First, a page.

In December 2013 the Office for Budgetary Responsibility revised the UK’s economic growth to 2.4% as a result of positive economic indicators which has led to increased economic confidence for many businesses who are now revising their own growth targets.
Since the start of the recession in 2007 many top sales people have remained with their current organisation, but now with the economy showing signs of recovery and economic confidence returning many sales people are thinking about leaving.
The BMS Quarterly Sales Index, found that over a quarter of sales leaders expect recruitment to increase (and over half to stay at this level) in the first quarter of 2014.
However, there’s also additional pressure from boardrooms who as a result of the improving economic conditions are revising their sales growth targets upwards, which in turn is making Sales Directors more demanding of their own sales teams, according to the Index.
The Index, which analyses sales vacancy data from across the UK and is supplemented by an in depth quarterly survey of over 200 UK sales and recruitment leaders, also discovered that many businesses are now looking to use sales training and increases in salaries to help them retain, attract and motivate the best sales people.
But it’s not just training and salaries that can help retain, attract and motivate the best sales teams. Sales incentives are also an important driver of employee retention, recruitment and performance. In fact I’d go as far as saying that whatever line of business you are in to get the performance you need, and to attract and retain ‘good’ people, you need incentives.
What are the benefits of sales incentives?
For many top performing organisations sales incentive programmes combine both strategic and tactical objectives. For example they can:
- Attract and retain the best sales employees
- Increase performance and productivity
- Reduce competitive pressures
- Improve profit margins
- Address a shift in the balance sheet
- Increase market penetration
- Improve market share
- Expand distribution networks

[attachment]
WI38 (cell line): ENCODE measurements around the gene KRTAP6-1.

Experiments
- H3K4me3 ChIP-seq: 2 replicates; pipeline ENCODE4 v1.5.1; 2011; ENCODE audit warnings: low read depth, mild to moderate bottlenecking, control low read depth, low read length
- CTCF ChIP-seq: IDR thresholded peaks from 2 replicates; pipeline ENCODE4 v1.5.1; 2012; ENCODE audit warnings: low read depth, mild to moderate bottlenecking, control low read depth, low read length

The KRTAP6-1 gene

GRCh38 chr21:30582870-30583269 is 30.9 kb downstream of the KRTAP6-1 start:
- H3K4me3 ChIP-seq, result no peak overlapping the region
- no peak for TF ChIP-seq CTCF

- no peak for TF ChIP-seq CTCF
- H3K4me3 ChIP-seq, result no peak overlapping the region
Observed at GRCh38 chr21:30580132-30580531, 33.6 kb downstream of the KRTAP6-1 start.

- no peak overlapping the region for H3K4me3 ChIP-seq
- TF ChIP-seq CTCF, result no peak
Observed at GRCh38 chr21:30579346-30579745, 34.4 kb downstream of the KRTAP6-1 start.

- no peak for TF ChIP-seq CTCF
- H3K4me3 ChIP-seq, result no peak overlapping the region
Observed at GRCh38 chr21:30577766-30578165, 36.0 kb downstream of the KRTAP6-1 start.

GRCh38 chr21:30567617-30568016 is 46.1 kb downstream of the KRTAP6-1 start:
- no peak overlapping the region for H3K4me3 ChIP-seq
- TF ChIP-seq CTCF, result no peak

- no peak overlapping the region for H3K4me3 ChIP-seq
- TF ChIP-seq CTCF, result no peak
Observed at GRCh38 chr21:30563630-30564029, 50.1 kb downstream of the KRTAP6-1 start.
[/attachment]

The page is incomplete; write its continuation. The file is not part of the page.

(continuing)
- Provide feedback to shape future growth
Getting the best out of your sales incentive scheme
To get the best out of your sales team and help them meet demanding performance targets you need to create a sales incentive scheme in a fair way, that means a scheme that has clear targets, is measured fairly, has participation rules that everyone understands and has a range of rewards that will motivate your team.
Your aim should be to create an effective, measurable sales incentive scheme that specifically achieves its stated business goals.
In order to do this your Sales Directors need to understand what drives each individual in their sales team. Not everyone is motivated by financial rewards, so sales leaders need to find out what motivates their team and what they consider a valuable reward.
Depending on your business objectives it can also be important to include a mix of individual targets and incentives and team targets and incentives.
Flexible sales incentive programmes enable sales leaders to mix and match the right reward with the right employee or group of employees. Some groups of employees might like to travel and receive travel incentives; others might want to receive gifts that confer status and prestige.
Whilst it’s always important to remember your goal when setting up a sales incentive scheme, the success of any such initiative depends on setting the right targets and getting the right rewards that will motivate your entire sales team, not just the top performers.
John is responsible for the motivation division of p&mm ltd and a Director on the board of the IPM. Specialising in developing, implementing and directing many large scale staff motivation, recognition and employee communications programmes.